A federal judge has temporarily halted a lawsuit alleging a Boise tech startup cofounder cheated his ex-wife of her share of $1.8 million from a stock sale.
U.S. District Judge David Nye, in a written decision Thursday, ruled that the issues between Amy Evans and her ex-husband, James Hepworth, cofounder of First to File and former chief technology officer for MarkMonitor, should first be handled in divorce court.
Evans filed the lawsuit in October, alleging that Hepworth secretly sold off the couple’s shares in Redtop Holdings Limited Co., the parent company of CPA Global, an intellectual property management and technology company. Evans said she did not learn until last spring that the shares had been liquidated two years earlier.
The couple divorced in 2015 after 18 years of marriage. As part of the divorce decree, Ada County Magistrate Diane Walker ordered the couple to split the shares of stock. Walker directed Hepworth to let Evans know if he sold the stock and to divide the proceeds by half.
Evans returned to divorce court over the summer, and Walker ordered Hepworth to pay his ex-wife $898,000. Evans sued after concluding she would be unable to collect the entire amount from Hepworth’s bank accounts.
She sought assets from several companies reportedly formed by Hepworth and his girlfriend, Michela Swartout. Evans claimed Hepworth and Swartout diverted money from her share of the stocks to those companies and engaged in lavish spending.
In court filings, Hepworth and Swartout have denied doing anything improper.
Some of the companies targeted, Swartout told the Idaho Statesman by phone, are not owned by her or Hepworth. Swartout said they were startup companies owned by people who have asked for help or advice. The owners are having to hire lawyers to defend themselves, she said.
Hepworth did not reply to a phone call seeking comment for this story.
So far, Evans has collected about $600,000 through garnishments of Hepworth’s bank accounts, Nye wrote in his 16-page decision.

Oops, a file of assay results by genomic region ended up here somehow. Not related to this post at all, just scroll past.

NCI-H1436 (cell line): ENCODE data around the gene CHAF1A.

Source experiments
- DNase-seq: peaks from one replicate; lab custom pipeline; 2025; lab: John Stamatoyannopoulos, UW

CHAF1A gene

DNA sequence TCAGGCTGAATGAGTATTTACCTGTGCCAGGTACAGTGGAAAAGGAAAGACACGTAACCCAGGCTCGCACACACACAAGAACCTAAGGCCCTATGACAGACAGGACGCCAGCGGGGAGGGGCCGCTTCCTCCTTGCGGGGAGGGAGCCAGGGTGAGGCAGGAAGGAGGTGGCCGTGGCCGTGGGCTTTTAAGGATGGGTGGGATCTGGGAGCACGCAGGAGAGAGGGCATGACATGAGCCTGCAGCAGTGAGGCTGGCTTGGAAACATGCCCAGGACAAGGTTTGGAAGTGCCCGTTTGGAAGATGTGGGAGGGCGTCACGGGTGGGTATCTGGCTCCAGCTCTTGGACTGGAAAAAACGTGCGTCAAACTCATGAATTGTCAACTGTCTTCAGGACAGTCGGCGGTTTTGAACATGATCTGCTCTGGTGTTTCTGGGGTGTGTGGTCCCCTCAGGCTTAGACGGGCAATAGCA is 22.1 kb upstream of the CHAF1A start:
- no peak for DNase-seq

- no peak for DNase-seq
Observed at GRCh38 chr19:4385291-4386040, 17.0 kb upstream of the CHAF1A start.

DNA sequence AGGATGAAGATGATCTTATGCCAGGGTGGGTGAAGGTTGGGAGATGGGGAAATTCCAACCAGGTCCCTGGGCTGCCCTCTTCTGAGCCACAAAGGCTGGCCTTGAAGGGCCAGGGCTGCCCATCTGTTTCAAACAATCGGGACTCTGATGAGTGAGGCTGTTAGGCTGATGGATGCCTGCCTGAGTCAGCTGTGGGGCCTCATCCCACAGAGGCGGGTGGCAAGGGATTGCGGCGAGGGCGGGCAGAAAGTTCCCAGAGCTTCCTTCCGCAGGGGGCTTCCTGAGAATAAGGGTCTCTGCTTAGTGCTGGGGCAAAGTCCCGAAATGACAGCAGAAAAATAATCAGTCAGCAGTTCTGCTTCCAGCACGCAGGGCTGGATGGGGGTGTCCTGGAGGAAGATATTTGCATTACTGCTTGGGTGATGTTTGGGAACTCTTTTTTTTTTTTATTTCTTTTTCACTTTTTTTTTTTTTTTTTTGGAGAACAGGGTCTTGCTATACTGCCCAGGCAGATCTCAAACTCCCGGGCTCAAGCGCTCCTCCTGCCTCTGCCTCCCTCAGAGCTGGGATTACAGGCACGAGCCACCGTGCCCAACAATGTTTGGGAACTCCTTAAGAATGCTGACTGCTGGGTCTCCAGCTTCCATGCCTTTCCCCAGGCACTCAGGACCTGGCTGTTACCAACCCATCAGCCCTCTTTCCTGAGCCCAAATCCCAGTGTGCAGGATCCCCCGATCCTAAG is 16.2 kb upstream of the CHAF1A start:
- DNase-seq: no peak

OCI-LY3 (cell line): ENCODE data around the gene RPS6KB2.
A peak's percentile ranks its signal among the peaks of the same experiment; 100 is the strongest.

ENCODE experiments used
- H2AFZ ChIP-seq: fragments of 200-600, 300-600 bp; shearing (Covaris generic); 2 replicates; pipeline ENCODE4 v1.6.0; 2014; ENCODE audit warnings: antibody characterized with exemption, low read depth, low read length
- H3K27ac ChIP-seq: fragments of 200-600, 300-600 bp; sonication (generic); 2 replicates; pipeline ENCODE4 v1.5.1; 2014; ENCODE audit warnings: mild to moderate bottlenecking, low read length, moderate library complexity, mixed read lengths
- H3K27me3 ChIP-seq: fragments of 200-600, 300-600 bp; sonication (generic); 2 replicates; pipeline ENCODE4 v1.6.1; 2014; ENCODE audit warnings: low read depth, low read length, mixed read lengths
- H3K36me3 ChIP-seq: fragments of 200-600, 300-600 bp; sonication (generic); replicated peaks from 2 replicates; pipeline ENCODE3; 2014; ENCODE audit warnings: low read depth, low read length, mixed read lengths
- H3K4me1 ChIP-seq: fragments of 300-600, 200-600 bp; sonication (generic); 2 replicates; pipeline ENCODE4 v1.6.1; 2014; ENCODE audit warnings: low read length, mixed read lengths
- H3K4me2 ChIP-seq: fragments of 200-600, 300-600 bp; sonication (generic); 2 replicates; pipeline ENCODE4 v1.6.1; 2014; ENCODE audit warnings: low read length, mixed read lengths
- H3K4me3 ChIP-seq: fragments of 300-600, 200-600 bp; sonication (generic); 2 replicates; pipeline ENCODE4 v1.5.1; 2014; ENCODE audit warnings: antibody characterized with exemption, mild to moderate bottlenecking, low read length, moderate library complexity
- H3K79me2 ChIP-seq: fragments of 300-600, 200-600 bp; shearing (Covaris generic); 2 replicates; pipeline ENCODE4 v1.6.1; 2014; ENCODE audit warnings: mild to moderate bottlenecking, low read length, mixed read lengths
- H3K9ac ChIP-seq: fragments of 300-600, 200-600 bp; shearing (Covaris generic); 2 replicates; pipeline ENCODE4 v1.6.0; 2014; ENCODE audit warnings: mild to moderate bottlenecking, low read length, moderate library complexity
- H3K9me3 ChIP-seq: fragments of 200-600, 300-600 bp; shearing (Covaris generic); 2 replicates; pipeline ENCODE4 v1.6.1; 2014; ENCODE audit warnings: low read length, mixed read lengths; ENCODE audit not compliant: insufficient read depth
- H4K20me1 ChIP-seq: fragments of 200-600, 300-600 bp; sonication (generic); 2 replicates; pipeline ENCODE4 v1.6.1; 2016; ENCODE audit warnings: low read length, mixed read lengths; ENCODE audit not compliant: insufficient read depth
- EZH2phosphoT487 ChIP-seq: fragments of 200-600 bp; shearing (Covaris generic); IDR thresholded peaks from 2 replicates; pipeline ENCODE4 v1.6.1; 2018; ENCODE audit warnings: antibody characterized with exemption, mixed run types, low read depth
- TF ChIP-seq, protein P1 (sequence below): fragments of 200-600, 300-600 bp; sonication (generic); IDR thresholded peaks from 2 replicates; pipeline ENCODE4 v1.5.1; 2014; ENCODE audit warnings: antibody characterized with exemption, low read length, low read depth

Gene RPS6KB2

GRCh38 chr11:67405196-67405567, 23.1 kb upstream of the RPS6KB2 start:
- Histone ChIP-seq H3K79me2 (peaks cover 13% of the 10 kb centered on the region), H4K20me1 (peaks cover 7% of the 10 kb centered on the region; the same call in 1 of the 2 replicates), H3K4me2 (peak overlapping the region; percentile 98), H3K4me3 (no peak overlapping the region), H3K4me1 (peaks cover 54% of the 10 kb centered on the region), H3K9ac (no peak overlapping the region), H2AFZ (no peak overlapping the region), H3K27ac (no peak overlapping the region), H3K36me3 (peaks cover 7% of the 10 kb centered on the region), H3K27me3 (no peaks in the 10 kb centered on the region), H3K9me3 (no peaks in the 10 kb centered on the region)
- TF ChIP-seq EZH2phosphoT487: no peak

On Jan. 10, Walker ordered Hepworth to pay $33,244 in a supplemental judgment. Evans had sought interest and attorney fees. Divorce case files are sealed, so the only information publicly available is the judgment amount.
It would be improper, Nye wrote, for the federal court to attach Hepworth’s assets, including his bank accounts, when the divorce court has garnished money to compensate Evans.
“The state divorce court will have to determine whether Evans has been compensated for her half of the proceeds from sale of the Redtop Shares through its garnishment of Hepworth’s bank accounts, and whether Evans is entitled to compensation for interest, an additional payment from the sale of the Redtop shares, and an award of attorney fees,” Nye wrote “Any judgment from this court would interfere with the divorce court’s decisions on these issues.”
The stay, Nye wrote, will protect Evans’ right to damages if she is not fully compensated through the divorce court.
Matt Christensen, a Boise attorney who represents Evans in the federal suit, said he does not believe the stay will remain in place for long. He said there are still some loose ends over interest and attorney fees in the divorce court, and he expects them to be dealt with fairly quickly. When that happens, he said he will file a motion asking Judge Nye to move the case forward again.
“The divorce case, honestly, is nearly complete,” Christensen said by phone.
Hepworth’s lawyers unsuccessfully sought to have Nye dismiss the lawsuit. They argued that federal courts must abstain from hearing cases that would interfere with a state case. Nye said that’s why he stayed the case.